Travelers to a Distant Shore
Copyright © 1997 Jon Trent Adams

I traced the line of the hummocked horizon, eerily illuminated by recycled sunshine, a blue-white reflection from our partner in this planetary waltz, herself radiant in Night's sky. Alien dune structures, craggy ridges and a sea of quartz grains bounded by the calm, dark mare lay before me. A limitless pearl-black dome beckoned, full with a myriad of effervescent, iridescent sparkles, each a Sun for perhaps some other revolving duet.

I had arrived here just today. It had been a long but quiet cruise, rocketing away from the caring arms of my home world, leaving its safe confines to travel to this distant shore for the first time.

Across the silent void my two companions and I voyaged, encased in a steel and aluminum and rubber and glass cocoon that roared and glowed and hummed. There was precious little space: we carried fuel and sustenance, the basics for survival, nothing more. There would be no other humans where we were destined.

We selected this solitary place by committee, poring over maps first roughed centuries ago by distant observers, spying the land through crude lenses from far off its shore. We chose this tranquil berth from which to make our first footstep.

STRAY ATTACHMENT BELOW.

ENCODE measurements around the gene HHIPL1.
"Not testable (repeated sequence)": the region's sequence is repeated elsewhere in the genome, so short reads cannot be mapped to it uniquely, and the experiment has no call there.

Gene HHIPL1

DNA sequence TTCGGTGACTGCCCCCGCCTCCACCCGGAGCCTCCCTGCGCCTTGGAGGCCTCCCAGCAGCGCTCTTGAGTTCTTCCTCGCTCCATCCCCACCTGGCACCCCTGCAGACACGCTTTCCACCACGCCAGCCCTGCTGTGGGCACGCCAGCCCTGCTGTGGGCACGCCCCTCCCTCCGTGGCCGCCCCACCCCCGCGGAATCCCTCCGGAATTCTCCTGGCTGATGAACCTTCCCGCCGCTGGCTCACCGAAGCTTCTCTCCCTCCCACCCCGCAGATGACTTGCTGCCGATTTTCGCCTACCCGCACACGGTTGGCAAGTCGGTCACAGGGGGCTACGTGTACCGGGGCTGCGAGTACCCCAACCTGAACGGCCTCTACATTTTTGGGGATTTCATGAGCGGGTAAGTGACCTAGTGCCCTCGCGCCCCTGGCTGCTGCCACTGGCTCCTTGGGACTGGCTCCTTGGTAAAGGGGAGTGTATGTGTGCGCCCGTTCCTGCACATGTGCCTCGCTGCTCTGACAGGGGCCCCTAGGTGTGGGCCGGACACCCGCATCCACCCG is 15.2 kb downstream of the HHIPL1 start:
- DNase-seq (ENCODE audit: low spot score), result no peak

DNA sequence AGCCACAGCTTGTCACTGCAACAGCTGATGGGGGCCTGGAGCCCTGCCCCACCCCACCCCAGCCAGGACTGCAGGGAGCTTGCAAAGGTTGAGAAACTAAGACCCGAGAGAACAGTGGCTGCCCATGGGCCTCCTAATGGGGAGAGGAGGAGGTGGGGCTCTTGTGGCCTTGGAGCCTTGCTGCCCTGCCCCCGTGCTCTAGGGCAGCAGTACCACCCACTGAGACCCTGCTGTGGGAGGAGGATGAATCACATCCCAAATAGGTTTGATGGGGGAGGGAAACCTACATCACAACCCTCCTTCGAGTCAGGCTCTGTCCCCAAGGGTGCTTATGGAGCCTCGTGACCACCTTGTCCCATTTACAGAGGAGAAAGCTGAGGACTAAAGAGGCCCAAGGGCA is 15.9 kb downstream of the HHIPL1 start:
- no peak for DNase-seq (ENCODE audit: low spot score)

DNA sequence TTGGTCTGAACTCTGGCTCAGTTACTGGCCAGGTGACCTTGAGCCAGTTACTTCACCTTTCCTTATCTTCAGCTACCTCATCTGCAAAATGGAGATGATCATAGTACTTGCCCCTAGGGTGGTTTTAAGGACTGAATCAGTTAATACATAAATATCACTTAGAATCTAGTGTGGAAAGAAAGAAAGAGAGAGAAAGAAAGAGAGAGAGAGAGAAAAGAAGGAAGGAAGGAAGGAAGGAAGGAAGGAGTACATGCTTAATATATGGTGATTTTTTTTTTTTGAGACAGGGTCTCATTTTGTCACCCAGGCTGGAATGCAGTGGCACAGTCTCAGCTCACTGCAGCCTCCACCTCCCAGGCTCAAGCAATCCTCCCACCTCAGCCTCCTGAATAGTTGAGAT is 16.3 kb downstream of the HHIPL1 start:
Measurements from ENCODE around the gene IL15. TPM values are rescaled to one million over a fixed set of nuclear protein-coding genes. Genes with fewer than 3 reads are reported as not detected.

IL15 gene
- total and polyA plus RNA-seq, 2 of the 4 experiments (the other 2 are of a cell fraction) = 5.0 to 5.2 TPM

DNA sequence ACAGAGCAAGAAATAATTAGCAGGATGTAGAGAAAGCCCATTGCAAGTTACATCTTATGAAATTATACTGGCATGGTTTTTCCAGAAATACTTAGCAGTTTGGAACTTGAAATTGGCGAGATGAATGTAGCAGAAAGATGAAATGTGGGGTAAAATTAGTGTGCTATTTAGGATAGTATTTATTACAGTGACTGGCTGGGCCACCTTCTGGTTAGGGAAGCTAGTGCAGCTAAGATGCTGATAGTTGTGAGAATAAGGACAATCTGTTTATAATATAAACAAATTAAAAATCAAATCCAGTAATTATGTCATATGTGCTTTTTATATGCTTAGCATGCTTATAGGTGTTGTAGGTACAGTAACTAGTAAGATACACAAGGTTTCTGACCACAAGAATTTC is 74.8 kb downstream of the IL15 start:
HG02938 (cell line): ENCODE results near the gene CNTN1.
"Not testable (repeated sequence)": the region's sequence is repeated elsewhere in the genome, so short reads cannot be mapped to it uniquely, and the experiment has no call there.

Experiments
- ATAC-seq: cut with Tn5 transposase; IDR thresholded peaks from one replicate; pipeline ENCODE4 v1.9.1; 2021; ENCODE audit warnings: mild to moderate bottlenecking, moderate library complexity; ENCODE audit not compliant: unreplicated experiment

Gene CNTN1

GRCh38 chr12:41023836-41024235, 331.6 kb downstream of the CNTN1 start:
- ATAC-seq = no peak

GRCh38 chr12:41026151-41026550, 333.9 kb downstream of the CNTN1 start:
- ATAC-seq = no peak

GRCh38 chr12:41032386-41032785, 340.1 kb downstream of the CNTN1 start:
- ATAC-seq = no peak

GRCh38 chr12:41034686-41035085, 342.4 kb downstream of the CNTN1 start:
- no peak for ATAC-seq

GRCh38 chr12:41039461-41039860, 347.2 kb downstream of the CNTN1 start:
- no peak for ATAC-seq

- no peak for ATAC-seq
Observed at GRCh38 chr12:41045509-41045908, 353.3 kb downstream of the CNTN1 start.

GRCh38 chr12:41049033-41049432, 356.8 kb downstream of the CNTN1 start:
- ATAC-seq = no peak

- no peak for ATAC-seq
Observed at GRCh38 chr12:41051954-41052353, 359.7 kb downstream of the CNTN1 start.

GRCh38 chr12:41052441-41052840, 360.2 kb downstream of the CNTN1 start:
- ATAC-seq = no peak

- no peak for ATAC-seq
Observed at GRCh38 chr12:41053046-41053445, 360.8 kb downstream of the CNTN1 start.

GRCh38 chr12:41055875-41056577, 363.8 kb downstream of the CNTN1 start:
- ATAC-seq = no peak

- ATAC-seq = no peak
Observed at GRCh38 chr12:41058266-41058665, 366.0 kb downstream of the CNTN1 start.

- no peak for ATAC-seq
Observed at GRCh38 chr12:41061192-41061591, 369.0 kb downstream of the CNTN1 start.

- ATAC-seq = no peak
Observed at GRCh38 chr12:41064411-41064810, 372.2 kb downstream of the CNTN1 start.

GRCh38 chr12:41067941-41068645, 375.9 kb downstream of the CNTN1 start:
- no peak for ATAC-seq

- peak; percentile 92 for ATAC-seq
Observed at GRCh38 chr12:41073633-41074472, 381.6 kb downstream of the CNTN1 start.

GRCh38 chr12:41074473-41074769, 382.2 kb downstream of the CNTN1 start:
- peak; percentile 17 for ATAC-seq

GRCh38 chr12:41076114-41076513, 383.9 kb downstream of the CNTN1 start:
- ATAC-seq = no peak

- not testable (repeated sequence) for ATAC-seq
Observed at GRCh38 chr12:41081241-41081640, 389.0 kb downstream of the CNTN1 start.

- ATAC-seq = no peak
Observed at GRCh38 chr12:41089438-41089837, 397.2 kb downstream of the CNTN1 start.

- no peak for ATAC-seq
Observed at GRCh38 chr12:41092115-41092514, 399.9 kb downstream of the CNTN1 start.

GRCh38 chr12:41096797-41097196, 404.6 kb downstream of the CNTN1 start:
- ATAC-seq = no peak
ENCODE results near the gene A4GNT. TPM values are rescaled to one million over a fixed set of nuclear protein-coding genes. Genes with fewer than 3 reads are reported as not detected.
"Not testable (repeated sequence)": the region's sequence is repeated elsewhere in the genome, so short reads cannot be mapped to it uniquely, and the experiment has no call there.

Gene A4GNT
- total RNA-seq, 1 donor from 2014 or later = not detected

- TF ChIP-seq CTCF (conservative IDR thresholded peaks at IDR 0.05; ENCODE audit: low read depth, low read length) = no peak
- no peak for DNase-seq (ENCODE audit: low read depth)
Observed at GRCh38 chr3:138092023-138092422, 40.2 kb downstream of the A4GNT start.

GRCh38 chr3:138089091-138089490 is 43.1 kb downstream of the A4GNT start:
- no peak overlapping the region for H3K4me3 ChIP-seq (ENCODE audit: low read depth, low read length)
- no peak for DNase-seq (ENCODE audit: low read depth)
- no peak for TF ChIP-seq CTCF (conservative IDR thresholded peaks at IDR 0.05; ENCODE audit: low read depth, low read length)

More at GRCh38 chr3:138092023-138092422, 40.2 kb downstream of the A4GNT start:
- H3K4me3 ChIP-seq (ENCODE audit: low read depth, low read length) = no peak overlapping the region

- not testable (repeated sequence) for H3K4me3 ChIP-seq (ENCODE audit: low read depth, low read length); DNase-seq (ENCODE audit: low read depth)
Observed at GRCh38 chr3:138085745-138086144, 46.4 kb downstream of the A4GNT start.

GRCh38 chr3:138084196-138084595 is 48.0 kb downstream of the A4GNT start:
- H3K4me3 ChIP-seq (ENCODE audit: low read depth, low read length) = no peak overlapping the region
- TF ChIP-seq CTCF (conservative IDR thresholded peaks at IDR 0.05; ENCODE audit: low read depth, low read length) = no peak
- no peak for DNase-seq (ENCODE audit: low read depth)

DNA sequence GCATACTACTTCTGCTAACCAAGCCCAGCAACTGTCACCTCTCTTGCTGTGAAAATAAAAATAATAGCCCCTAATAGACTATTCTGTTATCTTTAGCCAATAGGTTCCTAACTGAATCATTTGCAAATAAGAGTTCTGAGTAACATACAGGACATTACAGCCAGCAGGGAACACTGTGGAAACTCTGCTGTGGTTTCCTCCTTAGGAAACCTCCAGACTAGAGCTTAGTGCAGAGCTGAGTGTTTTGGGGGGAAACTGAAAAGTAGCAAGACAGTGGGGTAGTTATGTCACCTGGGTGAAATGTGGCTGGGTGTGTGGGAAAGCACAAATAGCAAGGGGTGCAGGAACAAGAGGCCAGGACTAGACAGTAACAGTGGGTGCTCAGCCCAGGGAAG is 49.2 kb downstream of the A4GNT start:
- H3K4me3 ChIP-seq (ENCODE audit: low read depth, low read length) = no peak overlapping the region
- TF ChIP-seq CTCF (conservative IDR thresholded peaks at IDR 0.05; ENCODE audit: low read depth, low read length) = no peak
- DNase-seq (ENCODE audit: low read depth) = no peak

I monitored the radio the entire time - quiet whispers, routine talk, a little light comedy, some suspense, no disasters, no traffic jams. Nothing to spoil this first-in-a-lifetime journey, out and away from the encompassing hand that had nurtured me. I slept some.

That brilliant orb, with the face that few had ever truly seen, arched high above now. There were others of my kind there, neophyte travellers like me. I wondered how they were faring, what views they saw. How did they see my new world, down (or is it up?) here?

A few hours have passed. The radio has been murmuring in the background, the occasional static crash from some tempest far away on the surface of the Sun, the Earth's Sun, but my Sun also, perceived though unseen. Bits of news about the momentous events from afar, the humans above who even at this moment are making history, methodically, judiciously.

Finally, the moment for which we had been waiting millennia was about to become the past: the radio crackled with news, excitement, suspense. Men, far above in that night sky, announced to the universe, to the whole world through a hundred million radios spread across the planet, through my transistor radio here at this lonely seaside encampment on the central California coast, my first trip away from home, that they too, had finally arrived. That they too, had made Our first trip away from home.

The words echo even now: "That's one small step for a man; one giant leap for Mankind."

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